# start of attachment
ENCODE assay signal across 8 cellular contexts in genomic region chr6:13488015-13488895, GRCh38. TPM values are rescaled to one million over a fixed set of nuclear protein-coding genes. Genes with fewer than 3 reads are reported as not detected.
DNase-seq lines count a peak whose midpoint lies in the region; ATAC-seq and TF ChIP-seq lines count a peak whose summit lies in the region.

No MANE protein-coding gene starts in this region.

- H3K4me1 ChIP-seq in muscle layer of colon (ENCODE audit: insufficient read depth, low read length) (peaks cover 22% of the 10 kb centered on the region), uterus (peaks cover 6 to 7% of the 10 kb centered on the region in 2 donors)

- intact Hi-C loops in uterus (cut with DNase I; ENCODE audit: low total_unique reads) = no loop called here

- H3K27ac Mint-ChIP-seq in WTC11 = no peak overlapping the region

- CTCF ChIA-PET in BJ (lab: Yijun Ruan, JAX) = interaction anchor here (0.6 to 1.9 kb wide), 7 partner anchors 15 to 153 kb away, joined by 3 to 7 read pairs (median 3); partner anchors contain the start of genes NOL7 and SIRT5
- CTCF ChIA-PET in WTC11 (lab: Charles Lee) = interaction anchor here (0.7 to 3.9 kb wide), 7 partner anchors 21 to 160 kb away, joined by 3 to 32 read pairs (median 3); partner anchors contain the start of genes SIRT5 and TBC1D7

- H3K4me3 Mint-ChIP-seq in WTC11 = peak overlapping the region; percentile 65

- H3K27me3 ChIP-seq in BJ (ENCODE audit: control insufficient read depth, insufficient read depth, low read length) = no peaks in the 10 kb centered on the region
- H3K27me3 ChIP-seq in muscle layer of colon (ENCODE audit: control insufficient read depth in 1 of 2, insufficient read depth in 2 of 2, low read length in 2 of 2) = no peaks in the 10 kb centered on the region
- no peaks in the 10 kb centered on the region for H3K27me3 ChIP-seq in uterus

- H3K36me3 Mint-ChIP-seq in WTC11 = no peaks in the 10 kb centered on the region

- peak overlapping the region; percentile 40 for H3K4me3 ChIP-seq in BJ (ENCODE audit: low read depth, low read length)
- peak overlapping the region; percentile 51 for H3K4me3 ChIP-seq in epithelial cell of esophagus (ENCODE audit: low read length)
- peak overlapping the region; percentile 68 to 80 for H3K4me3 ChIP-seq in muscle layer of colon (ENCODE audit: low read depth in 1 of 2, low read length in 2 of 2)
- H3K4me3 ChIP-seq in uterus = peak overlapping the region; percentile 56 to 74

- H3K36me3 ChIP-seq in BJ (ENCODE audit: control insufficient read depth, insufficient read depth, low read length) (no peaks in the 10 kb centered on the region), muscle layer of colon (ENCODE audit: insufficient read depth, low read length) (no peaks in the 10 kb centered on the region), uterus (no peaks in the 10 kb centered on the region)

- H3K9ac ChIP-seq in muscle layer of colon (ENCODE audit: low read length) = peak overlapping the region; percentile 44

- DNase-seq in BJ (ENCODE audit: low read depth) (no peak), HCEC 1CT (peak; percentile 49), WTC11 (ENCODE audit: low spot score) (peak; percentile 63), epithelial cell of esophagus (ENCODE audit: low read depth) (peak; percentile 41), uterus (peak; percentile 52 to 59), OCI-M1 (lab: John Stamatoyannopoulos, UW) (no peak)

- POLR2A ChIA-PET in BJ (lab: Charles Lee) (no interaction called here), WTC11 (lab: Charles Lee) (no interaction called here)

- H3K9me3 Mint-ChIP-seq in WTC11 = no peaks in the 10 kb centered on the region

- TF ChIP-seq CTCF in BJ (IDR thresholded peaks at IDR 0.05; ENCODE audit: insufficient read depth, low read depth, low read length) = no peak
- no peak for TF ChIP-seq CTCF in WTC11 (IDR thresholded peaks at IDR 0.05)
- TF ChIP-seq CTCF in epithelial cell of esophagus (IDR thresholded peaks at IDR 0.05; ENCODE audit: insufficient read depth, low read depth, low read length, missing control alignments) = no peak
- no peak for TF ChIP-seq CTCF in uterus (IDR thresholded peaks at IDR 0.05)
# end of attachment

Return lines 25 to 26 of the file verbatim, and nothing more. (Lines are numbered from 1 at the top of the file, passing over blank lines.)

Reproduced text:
- TF ChIP-seq CTCF in epithelial cell of esophagus (IDR thresholded peaks at IDR 0.05; ENCODE audit: insufficient read depth, low read depth, low read length, missing control alignments) = no peak
- no peak for TF ChIP-seq CTCF in uterus (IDR thresholded peaks at IDR 0.05)